Front Page Titles (by Subject) CHAPTER XI: the cost theories (continued) . interest as an element in cost - Natural Value
The Online Library of Liberty
A project of Liberty Fund, Inc.
Search this Title:
Also in the Library:
CHAPTER XI: the cost theories (continued) . interest as an element in cost - Friedrich von Wieser, Natural Value 
Natural Value, edited with a Preface and Analysis by William Smart (London: Macmillan, 1893).
About Liberty Fund:
Liberty Fund, Inc. is a private, educational foundation established to encourage the study of the ideal of a society of free and responsible individuals.
The text is in the public domain.
Fair use statement:
This material is put online to further the educational goals of Liberty Fund, Inc. Unless otherwise stated in the Copyright Information section above, this material may be used freely for educational and academic purposes. It may not be used in any way for profit.
the cost theories(continued). interest as an element in cost
In calculating the cost value of his products every undertaker, in addition to the value of the capital consumed, includes interest upon the whole capital sunk and bound up in the production, even on that which remains unconsumed, for the period during which the capital must remain sunk. It is a matter of familiar observation that the exchange value of products, in so far as it is influenced by costs, expresses also the interest thus calculated. If the production of one article costs merely labour and circulating capital, while that of another requires, in addition to the same expenditure of labour and circulating capital, a large outlay of fixed capital, the second product (neglecting, of course, the quota for amortisa-tion) will be considered the more valuable by the interest on the whole fixed capital. The question now arises whether we have, in this circumstance also, a phenomenon of natural value; whether it is in the interest of society generally, or merely in that of the individual undertaker, that interest should be calculated among costs, and whether this principle would require to be observed in the communistic state also.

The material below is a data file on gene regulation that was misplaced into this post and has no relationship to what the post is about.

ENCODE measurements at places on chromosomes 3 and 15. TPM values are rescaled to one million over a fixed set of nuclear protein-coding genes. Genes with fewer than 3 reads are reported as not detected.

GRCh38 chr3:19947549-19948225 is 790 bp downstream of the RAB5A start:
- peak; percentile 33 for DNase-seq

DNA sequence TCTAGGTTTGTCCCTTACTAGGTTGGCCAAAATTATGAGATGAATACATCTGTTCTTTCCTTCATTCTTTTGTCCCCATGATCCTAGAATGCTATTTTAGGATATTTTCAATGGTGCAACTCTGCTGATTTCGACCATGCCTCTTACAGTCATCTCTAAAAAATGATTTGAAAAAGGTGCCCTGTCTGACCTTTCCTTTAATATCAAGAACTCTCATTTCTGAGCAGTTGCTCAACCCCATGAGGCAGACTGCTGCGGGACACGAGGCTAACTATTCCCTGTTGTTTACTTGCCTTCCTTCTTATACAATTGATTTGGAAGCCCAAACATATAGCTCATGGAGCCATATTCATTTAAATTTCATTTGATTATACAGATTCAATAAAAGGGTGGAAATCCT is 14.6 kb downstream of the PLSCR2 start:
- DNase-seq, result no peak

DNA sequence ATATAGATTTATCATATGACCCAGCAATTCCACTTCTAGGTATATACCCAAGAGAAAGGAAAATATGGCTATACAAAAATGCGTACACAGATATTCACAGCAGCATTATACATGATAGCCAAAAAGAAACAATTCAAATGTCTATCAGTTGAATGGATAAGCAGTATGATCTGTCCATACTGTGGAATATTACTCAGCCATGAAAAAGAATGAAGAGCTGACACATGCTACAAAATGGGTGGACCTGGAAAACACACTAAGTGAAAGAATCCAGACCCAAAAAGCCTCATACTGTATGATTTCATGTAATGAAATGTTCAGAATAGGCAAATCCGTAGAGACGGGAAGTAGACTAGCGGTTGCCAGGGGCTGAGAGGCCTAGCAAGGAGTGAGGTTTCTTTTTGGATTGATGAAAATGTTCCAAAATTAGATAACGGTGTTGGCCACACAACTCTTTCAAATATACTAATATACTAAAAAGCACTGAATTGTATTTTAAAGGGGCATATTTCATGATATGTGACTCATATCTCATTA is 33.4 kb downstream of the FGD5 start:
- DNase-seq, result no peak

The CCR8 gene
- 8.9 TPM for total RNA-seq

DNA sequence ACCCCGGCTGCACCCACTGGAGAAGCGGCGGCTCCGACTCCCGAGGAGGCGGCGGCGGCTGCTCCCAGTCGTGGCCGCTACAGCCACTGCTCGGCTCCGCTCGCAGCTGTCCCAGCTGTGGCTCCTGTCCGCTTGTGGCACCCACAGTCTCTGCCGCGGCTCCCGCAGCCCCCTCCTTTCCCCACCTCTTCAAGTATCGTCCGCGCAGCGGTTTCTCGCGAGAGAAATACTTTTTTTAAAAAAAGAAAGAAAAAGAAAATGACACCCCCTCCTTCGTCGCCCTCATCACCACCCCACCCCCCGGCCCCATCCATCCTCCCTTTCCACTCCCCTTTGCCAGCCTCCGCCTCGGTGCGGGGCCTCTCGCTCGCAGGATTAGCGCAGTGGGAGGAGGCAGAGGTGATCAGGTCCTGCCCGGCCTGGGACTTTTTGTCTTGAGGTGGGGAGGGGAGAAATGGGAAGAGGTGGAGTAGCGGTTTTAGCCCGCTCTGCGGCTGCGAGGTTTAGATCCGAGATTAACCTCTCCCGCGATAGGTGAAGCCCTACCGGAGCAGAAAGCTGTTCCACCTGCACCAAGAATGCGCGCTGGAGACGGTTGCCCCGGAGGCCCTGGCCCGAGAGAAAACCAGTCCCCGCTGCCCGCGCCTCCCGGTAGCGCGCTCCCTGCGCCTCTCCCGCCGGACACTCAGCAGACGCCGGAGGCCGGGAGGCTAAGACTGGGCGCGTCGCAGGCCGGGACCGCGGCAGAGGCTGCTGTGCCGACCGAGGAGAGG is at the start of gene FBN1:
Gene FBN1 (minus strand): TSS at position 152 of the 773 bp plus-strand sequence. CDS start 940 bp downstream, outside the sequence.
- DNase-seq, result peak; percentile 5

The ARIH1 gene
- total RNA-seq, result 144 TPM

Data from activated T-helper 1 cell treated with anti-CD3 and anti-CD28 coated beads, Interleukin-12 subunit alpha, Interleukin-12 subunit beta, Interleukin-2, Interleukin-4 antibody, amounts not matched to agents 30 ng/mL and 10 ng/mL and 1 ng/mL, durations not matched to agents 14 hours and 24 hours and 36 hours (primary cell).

There is something that strikes one as peculiar in the idea of including interest among costs. Torrens' objection is well known. Interest, he says, is profit, and must first be earned through production as the surplus of return over costa Thus it is impossible to reckon it among costs.
From the point of terminology Torrens' objection is certainly justified. If we wish, on the one hand, to fix the net return, we shall not impute interest to costs, but if, on the other hand, we are seeking for the cost value of products, interest must be included. In these two cases the term “costs” is used in an entirely different sense. And this is an error in so far as the double meaning remains unnoticed, and is, in any case, a misfortune, whether noticed or not. It would be better to have a second name for the second use of the term.